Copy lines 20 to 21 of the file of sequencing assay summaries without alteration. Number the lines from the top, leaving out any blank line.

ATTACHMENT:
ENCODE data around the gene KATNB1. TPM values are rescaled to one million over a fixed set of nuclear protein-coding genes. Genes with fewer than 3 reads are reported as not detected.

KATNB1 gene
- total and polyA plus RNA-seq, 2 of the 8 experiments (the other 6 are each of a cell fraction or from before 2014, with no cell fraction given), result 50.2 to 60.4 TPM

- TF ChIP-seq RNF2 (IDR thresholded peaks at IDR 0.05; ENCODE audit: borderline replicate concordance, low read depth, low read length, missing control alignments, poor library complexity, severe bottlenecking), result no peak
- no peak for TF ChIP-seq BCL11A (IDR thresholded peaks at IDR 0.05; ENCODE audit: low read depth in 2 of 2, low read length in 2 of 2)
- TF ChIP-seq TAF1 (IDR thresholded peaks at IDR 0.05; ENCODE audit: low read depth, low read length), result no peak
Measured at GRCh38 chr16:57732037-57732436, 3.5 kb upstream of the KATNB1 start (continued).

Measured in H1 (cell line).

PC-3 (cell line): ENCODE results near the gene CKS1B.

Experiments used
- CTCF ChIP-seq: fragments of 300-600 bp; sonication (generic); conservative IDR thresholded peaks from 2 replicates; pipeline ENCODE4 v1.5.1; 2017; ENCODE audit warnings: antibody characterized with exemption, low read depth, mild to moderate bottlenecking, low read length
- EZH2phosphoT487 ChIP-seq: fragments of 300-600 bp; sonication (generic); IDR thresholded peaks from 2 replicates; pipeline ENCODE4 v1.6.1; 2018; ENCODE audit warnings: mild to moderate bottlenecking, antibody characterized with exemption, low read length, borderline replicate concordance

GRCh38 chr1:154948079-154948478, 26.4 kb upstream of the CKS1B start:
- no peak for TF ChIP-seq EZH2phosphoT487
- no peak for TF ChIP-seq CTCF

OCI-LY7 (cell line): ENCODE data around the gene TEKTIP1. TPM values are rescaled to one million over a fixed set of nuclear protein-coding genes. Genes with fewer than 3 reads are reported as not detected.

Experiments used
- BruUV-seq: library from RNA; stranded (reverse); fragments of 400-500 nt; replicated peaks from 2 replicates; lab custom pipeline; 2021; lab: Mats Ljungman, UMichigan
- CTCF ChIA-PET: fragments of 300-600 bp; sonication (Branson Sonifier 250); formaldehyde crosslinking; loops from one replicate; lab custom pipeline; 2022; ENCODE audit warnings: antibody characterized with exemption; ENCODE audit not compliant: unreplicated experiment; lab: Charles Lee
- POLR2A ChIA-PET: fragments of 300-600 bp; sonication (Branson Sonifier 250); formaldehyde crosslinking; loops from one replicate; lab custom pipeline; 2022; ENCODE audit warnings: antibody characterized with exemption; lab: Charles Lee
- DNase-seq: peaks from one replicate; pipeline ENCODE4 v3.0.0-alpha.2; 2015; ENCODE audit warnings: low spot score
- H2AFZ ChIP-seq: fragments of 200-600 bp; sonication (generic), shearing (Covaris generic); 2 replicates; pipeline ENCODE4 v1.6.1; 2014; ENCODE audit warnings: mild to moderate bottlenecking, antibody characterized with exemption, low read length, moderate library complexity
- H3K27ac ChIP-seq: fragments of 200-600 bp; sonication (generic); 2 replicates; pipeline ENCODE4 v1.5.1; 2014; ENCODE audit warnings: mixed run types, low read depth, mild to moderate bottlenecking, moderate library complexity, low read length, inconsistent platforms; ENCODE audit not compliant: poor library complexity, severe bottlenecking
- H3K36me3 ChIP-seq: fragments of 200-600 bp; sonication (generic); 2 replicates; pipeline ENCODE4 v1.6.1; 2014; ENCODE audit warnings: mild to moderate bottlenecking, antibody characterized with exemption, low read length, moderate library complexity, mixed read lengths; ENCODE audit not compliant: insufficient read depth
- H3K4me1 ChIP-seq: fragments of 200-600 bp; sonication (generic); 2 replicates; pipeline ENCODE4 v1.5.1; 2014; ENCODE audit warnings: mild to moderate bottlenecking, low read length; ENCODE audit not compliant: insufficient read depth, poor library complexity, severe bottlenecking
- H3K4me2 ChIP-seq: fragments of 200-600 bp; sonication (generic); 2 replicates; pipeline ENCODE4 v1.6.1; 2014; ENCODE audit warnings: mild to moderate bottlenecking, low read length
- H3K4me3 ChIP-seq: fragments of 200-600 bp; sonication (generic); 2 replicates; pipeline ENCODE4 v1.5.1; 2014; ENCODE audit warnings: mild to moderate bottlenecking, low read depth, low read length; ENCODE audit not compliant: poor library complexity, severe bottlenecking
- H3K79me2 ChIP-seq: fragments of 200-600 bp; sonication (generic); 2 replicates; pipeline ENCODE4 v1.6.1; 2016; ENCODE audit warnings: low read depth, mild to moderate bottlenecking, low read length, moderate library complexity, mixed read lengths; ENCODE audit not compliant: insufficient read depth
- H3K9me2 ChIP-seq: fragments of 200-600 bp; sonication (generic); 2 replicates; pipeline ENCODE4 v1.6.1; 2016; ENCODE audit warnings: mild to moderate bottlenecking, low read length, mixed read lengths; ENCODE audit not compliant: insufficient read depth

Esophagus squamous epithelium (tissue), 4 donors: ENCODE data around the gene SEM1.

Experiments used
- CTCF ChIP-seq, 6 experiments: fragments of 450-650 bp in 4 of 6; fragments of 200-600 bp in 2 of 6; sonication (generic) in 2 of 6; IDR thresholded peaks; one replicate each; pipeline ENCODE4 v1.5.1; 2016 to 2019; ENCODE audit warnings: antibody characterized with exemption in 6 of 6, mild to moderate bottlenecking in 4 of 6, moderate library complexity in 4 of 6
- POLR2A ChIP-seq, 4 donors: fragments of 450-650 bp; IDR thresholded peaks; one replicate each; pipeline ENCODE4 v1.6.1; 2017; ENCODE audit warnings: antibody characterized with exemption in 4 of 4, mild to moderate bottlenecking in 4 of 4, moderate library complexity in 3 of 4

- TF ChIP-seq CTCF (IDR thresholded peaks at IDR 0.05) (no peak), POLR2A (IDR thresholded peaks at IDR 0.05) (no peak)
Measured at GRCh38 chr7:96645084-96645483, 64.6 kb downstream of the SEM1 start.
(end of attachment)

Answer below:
- POLR2A ChIA-PET: fragments of 300-600 bp; sonication (Branson Sonifier 250); formaldehyde crosslinking; loops from one replicate; lab custom pipeline; 2022; ENCODE audit warnings: antibody characterized with exemption; lab: Charles Lee
- DNase-seq: peaks from one replicate; pipeline ENCODE4 v3.0.0-alpha.2; 2015; ENCODE audit warnings: low spot score